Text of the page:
A Public Sphere for Poetry, Politics, and Nature
In these two short videos, Dr. Michael Greger examines the latest scientific research on the health and safety of conventional food versus organic.
P. S I doubled spaced Rachel Carson’s quotes and they all came together when printed.
Thank you, it’s extremely important information. You know, we are just not trained by our society to understand food as substances that sustains life, not as much as it should be done. The pleasurable aspect of the problem is what is mostly promoted, and many times it creates a problem. Many people in our advanced society, thoughtlessly and even hurriedly pick a food item that is filled with taste and bulk to eat rather than nutrition, and at that rush hour, “who cares about the pesticides” So that eventually when the results of such bad eating manifest themselves, taste can factor in as a negative; as a temptress/tempter paving the way to hell. But should we eliminate the pleasurable aspect of eating out of our food, as did the Calvinist around the 17century. Because perhaps the pleasure of eating seems like a bonus given to us from nature. But it may not be, because in most cases when nature provides a product for our needs, the essential parts of the product are necessary, especially since nature has concerned itself too much with distributing pleasant taste in foods which humans have selected to eat in abundance. So that to be careful when we say that a food which is good tasting, is insignificant to the nutrition needed to sustain life. But don’t we have other aspects of being human that we must develop, such as our mind, and in it, we need to nurture and develop our capacity for esthetics etc. So that if we say that if taste or the good taste of food were eliminated from human foods, and only nutrients were present, human kind would still be doing fine. But I don’t think we would be, something would eventually change in our character of being human. I think tasty foods are in the family of humans receiving love, kisses, support acceptance. So that for eating correctly, I think that striking a balance between taste and nutrition is the way to go. BUT IT’S IN STRIKING THE BALANCE WHERE OUR BIG PROBLEM LIES. . So that in one of the most advanced societies in the world, where the best knowledge is known of what the balance is ( in more than just nutritional concerns) we have difficulties choosing what is right and applying it correctly. It seems the “esthetic thing in our mind” which I mentioned above which also needs nourishment, eventually has gotten in the way, BIG TIME, such as in the fantasies, and the great plans and in some folks the many visions of grandeur entertained by their imagination. Esthetics can become magnificent, the most obvious ones, are the lofty GLOBAL ECONOMIC ones we are managing right now. These come to us embellished with personal greed, like those of our food producers. So that it seems that the pleasurable esthetic properties in our brains, seem to raise great obstacles for most of us. And perhaps to such an extent that it is difficult for any simple folk across our land, to sit and eat a very basic nutritious meal without running the risk of eating poisons, which in most cases are the unnecessarily by-product the arise from the plans and production of some CEO’s inflated imagination.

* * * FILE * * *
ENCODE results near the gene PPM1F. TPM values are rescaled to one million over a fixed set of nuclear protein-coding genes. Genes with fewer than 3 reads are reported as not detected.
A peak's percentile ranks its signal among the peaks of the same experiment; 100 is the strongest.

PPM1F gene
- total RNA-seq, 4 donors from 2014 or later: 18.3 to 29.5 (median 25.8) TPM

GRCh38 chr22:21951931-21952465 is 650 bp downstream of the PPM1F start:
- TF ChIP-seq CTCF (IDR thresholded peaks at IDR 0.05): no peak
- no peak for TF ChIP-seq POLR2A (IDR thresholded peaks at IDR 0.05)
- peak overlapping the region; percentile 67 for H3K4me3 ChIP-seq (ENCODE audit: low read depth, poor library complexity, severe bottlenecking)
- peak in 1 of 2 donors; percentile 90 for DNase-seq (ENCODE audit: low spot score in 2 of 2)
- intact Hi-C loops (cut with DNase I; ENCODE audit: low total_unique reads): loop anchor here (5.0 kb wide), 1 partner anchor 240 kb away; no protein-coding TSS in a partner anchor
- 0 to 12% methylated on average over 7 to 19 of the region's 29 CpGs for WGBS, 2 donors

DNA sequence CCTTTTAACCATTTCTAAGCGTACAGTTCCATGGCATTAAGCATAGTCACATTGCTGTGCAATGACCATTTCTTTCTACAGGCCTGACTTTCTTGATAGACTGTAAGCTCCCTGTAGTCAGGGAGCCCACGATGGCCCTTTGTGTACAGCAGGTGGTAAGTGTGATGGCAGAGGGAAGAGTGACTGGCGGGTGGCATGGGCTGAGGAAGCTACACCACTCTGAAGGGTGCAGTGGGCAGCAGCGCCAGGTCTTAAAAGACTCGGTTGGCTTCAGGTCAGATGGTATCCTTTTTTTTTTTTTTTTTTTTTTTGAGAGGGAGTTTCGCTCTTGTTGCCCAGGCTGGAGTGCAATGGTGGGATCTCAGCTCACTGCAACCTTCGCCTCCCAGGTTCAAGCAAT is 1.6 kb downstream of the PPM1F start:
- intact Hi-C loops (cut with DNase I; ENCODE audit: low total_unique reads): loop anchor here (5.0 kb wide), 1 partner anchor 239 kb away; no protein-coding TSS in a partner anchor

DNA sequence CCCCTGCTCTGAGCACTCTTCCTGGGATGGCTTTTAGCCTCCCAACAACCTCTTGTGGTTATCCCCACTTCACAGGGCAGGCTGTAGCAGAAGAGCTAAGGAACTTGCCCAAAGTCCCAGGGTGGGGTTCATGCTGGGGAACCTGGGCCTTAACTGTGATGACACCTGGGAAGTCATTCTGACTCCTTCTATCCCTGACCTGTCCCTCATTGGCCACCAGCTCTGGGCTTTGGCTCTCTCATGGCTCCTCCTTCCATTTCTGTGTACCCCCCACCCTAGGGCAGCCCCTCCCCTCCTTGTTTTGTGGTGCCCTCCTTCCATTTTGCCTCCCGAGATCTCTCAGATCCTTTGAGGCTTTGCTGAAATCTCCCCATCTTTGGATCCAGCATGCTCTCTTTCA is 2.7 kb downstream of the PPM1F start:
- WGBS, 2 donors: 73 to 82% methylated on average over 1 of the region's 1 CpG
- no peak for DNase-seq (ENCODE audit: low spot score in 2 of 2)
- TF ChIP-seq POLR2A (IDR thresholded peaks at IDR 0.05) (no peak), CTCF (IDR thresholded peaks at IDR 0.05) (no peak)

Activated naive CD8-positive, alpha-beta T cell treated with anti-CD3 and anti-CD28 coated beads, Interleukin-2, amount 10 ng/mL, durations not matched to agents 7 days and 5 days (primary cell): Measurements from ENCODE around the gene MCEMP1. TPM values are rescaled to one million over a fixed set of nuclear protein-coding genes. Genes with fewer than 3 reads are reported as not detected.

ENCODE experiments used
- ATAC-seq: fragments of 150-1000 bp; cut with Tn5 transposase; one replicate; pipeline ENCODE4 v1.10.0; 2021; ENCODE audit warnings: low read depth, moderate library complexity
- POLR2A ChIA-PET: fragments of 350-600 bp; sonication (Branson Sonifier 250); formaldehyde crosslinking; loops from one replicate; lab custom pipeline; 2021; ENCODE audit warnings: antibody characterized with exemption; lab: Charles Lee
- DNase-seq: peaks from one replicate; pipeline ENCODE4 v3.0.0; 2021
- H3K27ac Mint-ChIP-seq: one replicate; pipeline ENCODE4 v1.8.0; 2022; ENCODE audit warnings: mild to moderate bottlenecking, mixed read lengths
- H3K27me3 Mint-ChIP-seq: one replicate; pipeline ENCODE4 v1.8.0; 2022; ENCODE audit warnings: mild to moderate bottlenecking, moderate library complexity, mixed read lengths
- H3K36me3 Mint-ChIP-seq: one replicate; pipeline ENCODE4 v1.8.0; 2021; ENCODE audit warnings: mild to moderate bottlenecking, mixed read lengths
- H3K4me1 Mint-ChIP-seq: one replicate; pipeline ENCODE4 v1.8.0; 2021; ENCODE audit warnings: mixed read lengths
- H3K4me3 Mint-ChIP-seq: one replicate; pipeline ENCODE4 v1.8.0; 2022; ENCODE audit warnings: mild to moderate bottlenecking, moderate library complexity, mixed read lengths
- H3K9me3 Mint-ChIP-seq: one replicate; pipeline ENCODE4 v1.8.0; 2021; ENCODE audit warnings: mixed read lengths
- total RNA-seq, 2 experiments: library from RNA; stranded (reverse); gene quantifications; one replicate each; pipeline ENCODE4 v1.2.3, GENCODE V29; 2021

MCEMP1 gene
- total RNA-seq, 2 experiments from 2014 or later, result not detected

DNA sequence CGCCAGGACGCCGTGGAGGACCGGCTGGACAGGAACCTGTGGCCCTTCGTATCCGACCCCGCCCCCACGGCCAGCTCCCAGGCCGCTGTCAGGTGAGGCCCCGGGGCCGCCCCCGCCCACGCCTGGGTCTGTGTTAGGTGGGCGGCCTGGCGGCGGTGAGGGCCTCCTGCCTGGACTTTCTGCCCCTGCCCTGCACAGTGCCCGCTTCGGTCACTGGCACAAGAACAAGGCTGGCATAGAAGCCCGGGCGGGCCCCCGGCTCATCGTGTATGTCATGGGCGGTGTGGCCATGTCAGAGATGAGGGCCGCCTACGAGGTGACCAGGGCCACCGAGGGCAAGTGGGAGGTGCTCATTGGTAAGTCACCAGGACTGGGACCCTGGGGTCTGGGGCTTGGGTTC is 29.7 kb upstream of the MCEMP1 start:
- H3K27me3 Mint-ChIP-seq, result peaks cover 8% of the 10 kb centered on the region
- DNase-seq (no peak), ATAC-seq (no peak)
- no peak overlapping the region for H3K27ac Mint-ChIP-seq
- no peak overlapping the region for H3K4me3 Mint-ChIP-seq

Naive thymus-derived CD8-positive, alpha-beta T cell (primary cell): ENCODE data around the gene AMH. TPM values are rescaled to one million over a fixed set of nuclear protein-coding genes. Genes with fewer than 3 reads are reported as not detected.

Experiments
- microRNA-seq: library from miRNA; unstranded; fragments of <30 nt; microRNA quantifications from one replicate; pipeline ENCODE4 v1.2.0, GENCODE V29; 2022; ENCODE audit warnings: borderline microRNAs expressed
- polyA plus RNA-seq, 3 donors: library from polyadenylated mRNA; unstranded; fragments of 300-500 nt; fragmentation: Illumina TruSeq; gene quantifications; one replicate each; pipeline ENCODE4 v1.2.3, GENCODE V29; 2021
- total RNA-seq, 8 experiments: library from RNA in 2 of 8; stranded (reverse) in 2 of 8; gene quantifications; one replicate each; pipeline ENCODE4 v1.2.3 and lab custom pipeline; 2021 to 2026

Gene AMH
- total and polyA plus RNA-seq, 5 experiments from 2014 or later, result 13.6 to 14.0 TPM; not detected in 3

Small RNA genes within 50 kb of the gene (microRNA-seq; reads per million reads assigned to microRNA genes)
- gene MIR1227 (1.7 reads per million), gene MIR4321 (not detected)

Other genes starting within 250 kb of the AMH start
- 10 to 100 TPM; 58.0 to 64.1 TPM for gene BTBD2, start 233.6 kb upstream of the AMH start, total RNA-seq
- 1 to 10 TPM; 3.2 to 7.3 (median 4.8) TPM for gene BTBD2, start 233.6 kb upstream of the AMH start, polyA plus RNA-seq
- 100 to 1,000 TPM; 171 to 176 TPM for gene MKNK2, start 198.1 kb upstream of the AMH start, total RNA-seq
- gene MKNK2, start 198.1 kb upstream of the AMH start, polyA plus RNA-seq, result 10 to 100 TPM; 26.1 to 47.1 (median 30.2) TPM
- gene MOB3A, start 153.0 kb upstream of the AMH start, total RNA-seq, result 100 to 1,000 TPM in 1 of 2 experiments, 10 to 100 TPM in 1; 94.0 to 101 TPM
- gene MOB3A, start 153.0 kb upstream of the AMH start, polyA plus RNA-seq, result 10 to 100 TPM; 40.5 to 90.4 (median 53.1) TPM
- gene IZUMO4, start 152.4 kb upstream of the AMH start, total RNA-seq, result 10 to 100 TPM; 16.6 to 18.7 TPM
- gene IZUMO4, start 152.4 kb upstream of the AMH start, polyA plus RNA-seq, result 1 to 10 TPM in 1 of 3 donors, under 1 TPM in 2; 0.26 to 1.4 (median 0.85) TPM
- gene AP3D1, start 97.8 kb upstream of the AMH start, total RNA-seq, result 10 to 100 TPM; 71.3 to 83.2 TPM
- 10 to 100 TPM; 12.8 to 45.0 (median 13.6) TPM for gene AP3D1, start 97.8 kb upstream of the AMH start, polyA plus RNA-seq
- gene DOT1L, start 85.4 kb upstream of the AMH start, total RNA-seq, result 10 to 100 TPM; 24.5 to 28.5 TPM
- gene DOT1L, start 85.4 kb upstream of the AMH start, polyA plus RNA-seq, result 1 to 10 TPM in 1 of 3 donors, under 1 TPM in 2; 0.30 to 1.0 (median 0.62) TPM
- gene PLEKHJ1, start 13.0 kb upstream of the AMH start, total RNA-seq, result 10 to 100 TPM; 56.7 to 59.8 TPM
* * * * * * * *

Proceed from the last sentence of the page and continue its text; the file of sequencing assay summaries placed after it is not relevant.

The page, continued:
I thought I’d offer some quotes from Rachel Carson. I think they still apply to our current problems we’re having with pesticides.
“It is also an era dominated by industry, in which the right to make a dollar at whatever cost is seldom challenged.” ― Rachel Carson, Silent Spring“As crude a weapon as the cave man’s club, the chemical barrage has been hurled against the fabric of life – a fabric on the one hand delicate and destructible, on the other miraculously tough and resilient, and capable of striking back in unexpected ways. These extraordinary capacities of life have been ignored by the practitioners of chemical control who have brought to their task no “high-minded orientation,” no humility before the vast forces with which they tamper.” ― Rachel Carson, Silent Spring“Nature has introduced great variety into the landscape, but man has displayed a passion for simplifying it. Thus he undoes the built-in checks and balances by which nature holds the species within bounds.” ― Rachel Carson, Silent Spring “We are accustomed to look for the gross and immediate effects and to ignore all else. Unless this appears promptly and in such obvious form that it cannot be ignored, we deny the existence of hazard. Even research men suffer from the handicap of inadequate methods of detecting the beginnings of injury. The lack of sufficiently delicate methods to detect injury before symptoms appear is one of the great unsolved problems in medicine.” ― Rachel Carson, Silent Spring“All this has come about because of the sudden rise and prodigious growth of an industry for the production of man-made or synthetic chemicals with insecticidal properties. This industry is a child of the Second World War. In the course of developing agents of chemical warfare, some of the chemicals created in the laboratory were found to be lethal to insects. The discovery did not come by chance: insects were widely used to test chemicals as agents of death for man.” ― Rachel Carson, Silent Spring“As crude a weapon as the cave man’s club, the chemical barrage has been hurled against the fabric of life – a fabric on the one hand delicate and destructible, on the other miraculously tough and resilient, and capable of striking back in unexpected ways. These extraordinary capacities of life have been ignored by the practitioners of chemical control who have brought to their task no “high-minded orientation,” no humility before the vast forces with which they tamper.” ― Rachel Carson, Silent Spring
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